Notes from TDWI Boston Chapter Meeting

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Notes from TDWI Boston Chapter Meeting

Tdwi_logo The Boston Chapter of TDWI had its quarterly meeting yesterday with a theme on Master Data Management (MDM). We had a keynote presentation titled “Master Data Management (MDM): Data Salvation or Your Next Data Silo?” We also had a terrific panel discussion on MDM with representatives from IBM (IBM), Business Objects/SAP (SAP), Oracle (ORCL) and Kalido.  The panel consisted of an interesting mix including sales management, a CTO and two representing field organizations.

In keeping with the general nature of TDWI events we limited the hype and sales pitches. I moderated and have to compliment the panelists on keeping the focus on providing the attendees with the successes of MDM experiences along with the cautions and dangers that one may encounter.

A few key points:

MDM needs to be a business-driven endeavor. The business must feel the need and participate for success. IT cannot build MDM without business.

The MDM effort needs to be focused on delivering real business value and solve specific business problems (top-line improvement or bottom-line cost reductions.)  Justifying a MDM program with a declaration of achieving a "single version of the truth" or "360 degree view of the customer" just won’t do anymore. This “Field of Dreams” scenario is too nebulous.

As one panelist said “MDM is for life, not just for Christmas.” MDM is not a onetime project but an ongoing program. And the successful programs just keep getting more to do.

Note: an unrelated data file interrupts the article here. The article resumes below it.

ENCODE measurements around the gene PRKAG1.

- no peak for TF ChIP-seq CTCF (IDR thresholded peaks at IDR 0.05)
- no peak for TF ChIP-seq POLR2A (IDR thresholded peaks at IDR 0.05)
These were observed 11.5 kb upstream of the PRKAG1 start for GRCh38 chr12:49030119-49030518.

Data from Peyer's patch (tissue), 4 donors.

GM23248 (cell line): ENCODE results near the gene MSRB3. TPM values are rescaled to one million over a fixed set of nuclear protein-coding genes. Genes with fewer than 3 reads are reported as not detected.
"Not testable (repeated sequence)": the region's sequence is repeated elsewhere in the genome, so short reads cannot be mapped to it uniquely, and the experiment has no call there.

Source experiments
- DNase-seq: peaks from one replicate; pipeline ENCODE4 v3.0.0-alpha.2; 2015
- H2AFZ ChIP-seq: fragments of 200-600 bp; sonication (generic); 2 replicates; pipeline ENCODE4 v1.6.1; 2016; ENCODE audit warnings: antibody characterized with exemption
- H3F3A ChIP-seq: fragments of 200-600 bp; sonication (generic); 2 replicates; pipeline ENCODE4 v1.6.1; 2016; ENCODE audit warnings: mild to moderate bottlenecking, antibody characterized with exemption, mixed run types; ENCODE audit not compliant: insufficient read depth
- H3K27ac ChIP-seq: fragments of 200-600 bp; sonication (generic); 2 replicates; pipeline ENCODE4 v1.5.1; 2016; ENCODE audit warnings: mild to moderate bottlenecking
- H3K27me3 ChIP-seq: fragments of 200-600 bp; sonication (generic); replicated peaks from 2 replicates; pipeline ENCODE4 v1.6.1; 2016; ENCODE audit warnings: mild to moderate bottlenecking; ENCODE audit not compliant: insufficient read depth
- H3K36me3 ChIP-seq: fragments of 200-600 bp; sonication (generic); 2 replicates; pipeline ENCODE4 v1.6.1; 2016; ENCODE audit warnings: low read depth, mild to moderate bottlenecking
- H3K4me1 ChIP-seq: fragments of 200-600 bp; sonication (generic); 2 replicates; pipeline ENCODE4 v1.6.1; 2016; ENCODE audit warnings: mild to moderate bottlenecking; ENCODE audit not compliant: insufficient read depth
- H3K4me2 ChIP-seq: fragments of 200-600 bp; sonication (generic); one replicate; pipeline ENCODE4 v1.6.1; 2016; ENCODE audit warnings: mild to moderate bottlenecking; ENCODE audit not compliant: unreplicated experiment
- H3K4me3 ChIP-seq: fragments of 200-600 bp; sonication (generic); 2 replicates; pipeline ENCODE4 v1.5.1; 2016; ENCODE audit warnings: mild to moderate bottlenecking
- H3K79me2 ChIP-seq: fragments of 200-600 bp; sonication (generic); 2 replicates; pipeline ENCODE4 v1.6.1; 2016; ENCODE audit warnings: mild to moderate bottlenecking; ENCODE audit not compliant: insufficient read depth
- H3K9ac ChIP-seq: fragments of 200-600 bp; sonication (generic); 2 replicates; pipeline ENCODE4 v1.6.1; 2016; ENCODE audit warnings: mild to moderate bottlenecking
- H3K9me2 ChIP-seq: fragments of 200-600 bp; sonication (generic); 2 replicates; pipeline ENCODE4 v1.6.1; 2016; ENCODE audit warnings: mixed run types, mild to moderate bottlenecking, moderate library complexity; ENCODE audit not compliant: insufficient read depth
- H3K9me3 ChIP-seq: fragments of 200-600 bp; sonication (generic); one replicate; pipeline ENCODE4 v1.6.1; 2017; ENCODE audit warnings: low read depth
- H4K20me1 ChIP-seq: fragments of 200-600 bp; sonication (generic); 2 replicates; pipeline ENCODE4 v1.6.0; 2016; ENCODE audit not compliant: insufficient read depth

The best candidates for MDM are those companies that have felt the pain and are already educated about how difficult it is to get master data defined and blessed by the business. In analytical MDM efforts, the best candidates are those that have been doing enterprise data warehousing for awhile and have already started some form of data governance even if it is only in its infancy.

MDM is about people, politics and processes rather than technology. Actually, I said that not the panelists, but they agreed with me.

Although it was a little tough to get them to admit it, they all agreed that MDM were not small projects in terms of time, people or budgets. They kept telling us that you could start on a small scale but it probably did involve millions of dollars. The early adopters they mentioned though generally spent a good deal on their initial efforts.

It was a very interesting and informative afternoon.

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